U.S. Ambassador Gordon Sondland made a lot of news in his opening statement to the House Intelligence Committee on Wednesday. There was a quid pro quo between the Americans and the Ukrainians. Everybody in the White House knew about it. And the Ukrainians knew too.
But there was one piece of Sondland’s testimony that didn’t get as much attention as it should have. Under questioning from Intelligence Committee chair Adam Schiff (D-California) about the specific nature of the quid pro quo between President Donald Trump and Ukrainian President Volodymyr Zelensky, Sondland said this:
“He had to announce the investigations. He didn’t actually have to do them, as I understood it.”
To be clear, this means that in order for Zelensky to get the White House meeting he so coveted, he needed to simply announce that Ukraine was looking into Joe and Hunter Biden — despite there being no evidence of wrongdoing by either of them — as well as the whereabouts of the hacked Democratic National Committee server.
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Not conduct the investigation. Not prosecute anyone. Just announce it.
Sondland expanded on that idea when asked to elaborate by Democratic counsel Dan Goldman. Here’s that exchange:
GOLDMAN: Giuliani and President Trump didn’t actually care if they did them, right?
SONDLAND: I never heard, Mr. Goldman, anyone say that the investigations had to start or be completed. The only thing I heard from Mr. Giuliani or otherwise was that they had to be announced. … President Trump presumably, communicated through Mr. Giuliani, wanted the Ukrainians on-record publicly that they were going to do those investigations.
If Trump’s true interest in raising the Democratic National Committee server conspiracy theory and the Bidens on the July 25 call with Zelensky was to root out corruption in Ukraine, wouldn’t you think it would be more important to press the Ukrainians on ensuring a free, fair and thorough investigation into any alleged wrongdoing?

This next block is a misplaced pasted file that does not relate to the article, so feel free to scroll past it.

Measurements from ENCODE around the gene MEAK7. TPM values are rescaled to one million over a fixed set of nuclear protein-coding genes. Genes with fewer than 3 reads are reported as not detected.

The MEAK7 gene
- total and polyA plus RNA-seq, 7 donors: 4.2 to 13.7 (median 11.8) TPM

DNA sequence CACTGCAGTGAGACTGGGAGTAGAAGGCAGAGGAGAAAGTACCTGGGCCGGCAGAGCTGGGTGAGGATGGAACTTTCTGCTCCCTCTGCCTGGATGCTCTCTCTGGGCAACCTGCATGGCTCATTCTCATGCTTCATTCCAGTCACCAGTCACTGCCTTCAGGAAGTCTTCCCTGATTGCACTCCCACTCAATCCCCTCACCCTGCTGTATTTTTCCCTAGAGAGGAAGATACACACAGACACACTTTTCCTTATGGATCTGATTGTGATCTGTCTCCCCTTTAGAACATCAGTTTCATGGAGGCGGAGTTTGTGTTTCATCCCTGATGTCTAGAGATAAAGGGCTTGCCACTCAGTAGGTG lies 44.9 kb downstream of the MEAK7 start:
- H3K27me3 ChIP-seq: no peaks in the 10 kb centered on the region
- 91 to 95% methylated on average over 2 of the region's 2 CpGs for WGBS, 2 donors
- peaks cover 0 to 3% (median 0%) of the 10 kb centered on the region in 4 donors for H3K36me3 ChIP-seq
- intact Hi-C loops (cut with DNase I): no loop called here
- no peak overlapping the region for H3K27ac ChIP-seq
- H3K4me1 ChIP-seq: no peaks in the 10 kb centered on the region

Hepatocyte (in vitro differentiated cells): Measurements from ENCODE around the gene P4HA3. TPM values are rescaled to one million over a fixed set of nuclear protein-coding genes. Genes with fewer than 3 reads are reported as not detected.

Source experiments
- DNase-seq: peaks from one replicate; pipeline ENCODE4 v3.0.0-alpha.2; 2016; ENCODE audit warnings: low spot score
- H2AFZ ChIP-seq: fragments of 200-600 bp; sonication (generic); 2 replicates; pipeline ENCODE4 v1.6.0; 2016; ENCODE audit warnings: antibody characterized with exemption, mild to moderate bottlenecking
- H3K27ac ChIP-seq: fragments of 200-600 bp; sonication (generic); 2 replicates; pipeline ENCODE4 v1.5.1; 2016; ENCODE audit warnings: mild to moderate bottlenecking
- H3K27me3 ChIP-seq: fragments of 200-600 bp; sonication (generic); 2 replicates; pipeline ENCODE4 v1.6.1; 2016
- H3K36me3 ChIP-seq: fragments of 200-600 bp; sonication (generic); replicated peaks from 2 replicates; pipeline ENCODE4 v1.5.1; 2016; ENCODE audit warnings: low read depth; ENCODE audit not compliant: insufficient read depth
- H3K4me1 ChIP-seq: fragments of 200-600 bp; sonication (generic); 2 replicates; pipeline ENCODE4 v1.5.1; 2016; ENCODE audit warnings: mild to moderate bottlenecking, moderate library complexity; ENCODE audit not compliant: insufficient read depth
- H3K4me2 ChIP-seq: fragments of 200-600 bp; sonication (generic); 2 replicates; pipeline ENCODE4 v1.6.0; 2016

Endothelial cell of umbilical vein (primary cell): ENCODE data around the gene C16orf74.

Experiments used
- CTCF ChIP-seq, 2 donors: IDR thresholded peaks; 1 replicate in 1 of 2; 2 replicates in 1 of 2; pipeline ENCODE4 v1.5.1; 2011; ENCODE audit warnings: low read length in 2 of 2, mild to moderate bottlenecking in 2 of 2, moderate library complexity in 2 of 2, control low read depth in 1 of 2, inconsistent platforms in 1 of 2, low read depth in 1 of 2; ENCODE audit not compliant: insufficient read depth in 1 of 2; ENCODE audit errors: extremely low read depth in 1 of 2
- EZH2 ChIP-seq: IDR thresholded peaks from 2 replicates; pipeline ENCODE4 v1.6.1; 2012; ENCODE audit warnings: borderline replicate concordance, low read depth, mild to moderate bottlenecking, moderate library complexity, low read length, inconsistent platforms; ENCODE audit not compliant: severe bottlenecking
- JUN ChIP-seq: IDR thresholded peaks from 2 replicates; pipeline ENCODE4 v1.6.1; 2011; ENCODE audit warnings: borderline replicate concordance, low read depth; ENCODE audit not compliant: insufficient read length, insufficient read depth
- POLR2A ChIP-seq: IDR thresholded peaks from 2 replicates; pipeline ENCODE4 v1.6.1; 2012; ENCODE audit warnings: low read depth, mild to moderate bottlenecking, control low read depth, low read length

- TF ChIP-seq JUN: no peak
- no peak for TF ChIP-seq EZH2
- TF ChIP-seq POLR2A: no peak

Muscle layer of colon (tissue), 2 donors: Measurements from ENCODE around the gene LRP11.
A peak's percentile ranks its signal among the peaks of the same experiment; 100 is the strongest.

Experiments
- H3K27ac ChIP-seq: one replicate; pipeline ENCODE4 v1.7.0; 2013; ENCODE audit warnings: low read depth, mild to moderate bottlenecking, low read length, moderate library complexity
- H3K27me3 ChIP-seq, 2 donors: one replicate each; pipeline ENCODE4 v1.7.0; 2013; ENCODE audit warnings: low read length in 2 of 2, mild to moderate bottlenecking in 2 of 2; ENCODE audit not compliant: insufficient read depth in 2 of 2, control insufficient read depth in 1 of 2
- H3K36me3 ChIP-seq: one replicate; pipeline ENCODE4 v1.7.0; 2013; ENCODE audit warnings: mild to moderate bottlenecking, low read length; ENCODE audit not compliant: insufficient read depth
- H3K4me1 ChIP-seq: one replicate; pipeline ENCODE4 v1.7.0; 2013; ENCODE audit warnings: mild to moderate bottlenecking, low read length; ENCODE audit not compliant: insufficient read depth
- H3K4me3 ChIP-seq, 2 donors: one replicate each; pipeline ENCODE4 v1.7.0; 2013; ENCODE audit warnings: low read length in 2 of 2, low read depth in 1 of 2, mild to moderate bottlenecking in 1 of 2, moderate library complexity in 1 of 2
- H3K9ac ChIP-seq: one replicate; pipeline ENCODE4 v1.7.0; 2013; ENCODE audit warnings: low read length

If, on the other hand, the goal was simply to have a political card to play against the leading Democratic presidential nominee, then it would be less important whether the investigation actually happened and much more important that the president of Ukraine announced it in a very high-profile manner.
Which is what, according to Sondland, Trump was interested in. That view is corroborated by Sondland’s conversation — as relayed by State Department aide David Holmes —under oath!— with Trump on the day after the July 25 call. After that phone call, Sondland made clear to Holmes (and others who were at the table with him) that Trump didn’t care about Ukraine or corruption in the country more broadly. He cared about the Bidens and getting an investigation into them announced.
This isn’t rocket science. According to Sondland’s testimony, Trump doesn’t care about corruption. He wanted a political show to hurt Joe Biden.